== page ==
Are you a victim of the UDF IV Ponzi scheme, the purported real estate investment program based in Texas and on the verge of collapse? As a UDF IV fraud attorney, I know there are many investors who now find themselves victims of this recently-discovered Ponzi scheme. United Development Funding (UDF) faces a substantial risk of bankruptcy.
The SEC (Securities and Exchange Commission) describes the UDF IV Ponzi scheme, in part, as "an investment fraud that involves the payment of purported returns to existing investors from funds contributed by new investors." If you are a victim with UDF IV losses, you should be aware of how this deceptive company operates.
Here are some examples of what is going on behind the scenes that you may not be aware of:
"Mom and Pop" retail investors were being preyed upon by UDF, which used a complex web of transactions, including real estate-backed loans, to hide the fact that existing investors were being paid with money from new investors. This is, of course, the hallmark of a Ponzi scheme.
UDF essentially "bailed out" their first fund using money from an SEC registered public affiliate, its second entity. Since then, management at the company has focused on covering its tracks via this real estate scheme sustained across multiple funds.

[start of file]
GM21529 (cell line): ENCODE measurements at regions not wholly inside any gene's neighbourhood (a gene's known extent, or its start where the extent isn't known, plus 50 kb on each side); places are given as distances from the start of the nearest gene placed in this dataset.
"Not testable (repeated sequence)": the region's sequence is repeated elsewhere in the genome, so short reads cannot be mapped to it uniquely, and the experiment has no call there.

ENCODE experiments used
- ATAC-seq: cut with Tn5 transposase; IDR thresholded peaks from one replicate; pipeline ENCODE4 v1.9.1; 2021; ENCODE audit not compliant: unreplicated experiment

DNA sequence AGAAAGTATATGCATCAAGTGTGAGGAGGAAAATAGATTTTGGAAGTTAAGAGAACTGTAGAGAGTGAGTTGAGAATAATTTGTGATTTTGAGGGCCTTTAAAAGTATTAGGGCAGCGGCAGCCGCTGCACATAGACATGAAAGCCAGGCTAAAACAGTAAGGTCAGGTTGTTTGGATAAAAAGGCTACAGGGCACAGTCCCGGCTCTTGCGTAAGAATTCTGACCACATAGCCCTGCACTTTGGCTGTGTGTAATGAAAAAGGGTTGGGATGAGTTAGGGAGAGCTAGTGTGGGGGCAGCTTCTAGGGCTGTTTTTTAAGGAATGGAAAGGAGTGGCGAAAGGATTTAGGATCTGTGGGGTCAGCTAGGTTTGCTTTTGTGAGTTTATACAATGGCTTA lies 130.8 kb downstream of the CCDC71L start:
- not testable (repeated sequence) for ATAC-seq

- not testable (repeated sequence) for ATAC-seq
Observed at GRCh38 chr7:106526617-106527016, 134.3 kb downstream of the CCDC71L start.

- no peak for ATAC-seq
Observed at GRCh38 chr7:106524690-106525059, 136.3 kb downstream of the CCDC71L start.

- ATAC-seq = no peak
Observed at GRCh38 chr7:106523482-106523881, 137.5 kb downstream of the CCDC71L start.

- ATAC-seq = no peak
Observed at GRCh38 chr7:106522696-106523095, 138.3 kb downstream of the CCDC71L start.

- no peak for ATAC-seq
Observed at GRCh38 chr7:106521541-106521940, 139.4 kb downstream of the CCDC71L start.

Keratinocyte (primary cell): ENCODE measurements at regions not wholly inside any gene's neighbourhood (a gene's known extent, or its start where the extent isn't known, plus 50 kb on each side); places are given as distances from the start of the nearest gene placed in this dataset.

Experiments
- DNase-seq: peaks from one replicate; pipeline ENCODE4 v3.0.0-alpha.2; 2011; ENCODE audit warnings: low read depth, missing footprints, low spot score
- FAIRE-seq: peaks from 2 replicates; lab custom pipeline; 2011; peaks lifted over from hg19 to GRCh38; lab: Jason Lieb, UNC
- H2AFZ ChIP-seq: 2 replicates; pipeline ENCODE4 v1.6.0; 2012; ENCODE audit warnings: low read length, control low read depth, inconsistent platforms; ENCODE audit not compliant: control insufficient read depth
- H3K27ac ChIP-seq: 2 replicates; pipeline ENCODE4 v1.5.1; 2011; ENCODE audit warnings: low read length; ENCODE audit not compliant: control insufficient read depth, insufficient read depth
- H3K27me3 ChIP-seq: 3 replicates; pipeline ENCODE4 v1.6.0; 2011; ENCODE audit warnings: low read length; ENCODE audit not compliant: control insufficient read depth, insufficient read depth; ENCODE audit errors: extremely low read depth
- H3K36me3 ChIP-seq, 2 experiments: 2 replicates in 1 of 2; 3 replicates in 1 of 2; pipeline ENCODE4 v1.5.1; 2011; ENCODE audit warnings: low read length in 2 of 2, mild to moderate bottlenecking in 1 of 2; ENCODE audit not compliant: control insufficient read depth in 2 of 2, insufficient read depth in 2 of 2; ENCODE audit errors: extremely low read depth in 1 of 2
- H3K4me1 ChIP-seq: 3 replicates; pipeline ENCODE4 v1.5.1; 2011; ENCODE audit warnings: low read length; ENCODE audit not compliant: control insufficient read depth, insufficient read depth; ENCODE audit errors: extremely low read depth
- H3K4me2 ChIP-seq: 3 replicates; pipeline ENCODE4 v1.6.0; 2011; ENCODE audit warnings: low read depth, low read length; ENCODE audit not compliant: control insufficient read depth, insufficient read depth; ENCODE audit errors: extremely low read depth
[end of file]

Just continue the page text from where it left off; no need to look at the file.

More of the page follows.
Since April of 2014, the company has been the target of an investigation by the SEC, and has not disclosed its poor track record to investors; neither has the company disclosed the financial condition of its public SEC-registered affiliates.
The only publicly traded trust under the United Development umbrella, and one of many corporate entities created by CEO Hollis Greenlaw and partner Todd Etter, UDF IV allegedly originated and purchased or participated in secured loans made to developers who then acquired and developed properties.
Management has been staunch in its denial of deceiving the company's investors. However, rumors of possible bankruptcy and a series of defaults, lawsuits, and accusations about its structure have recently started to implode following years of mismanagement. UDF IV losses are becoming more and more common not only in Texas, but in other cities including Kansas City. If you have invested in UDF IV and are a victim, it is highly advised you consult with an experienced securities attorney with knowledge of UDF IV and class actions, as well as FINRA arbitrations, right away. Both class actions for UDF IV investors and group arbitrations for UDF IV investors are being formed.
Unfortunately, Ponzi schemes are all too common today with many investors putting their full trust (and money) into these schemes with the hopes and promises of great returns. It is extremely difficult for most investors to truly know whether the REITs, real estate investments, and securities they invest in are legitimate or simply schemes designed to put money in the pockets of management and advisers.
Those who have losses in UDF IV and considering a UDF IV lawsuit, class action or arbitration, are invited to contact UDF IV REIT attorney Diane A. Nygaard.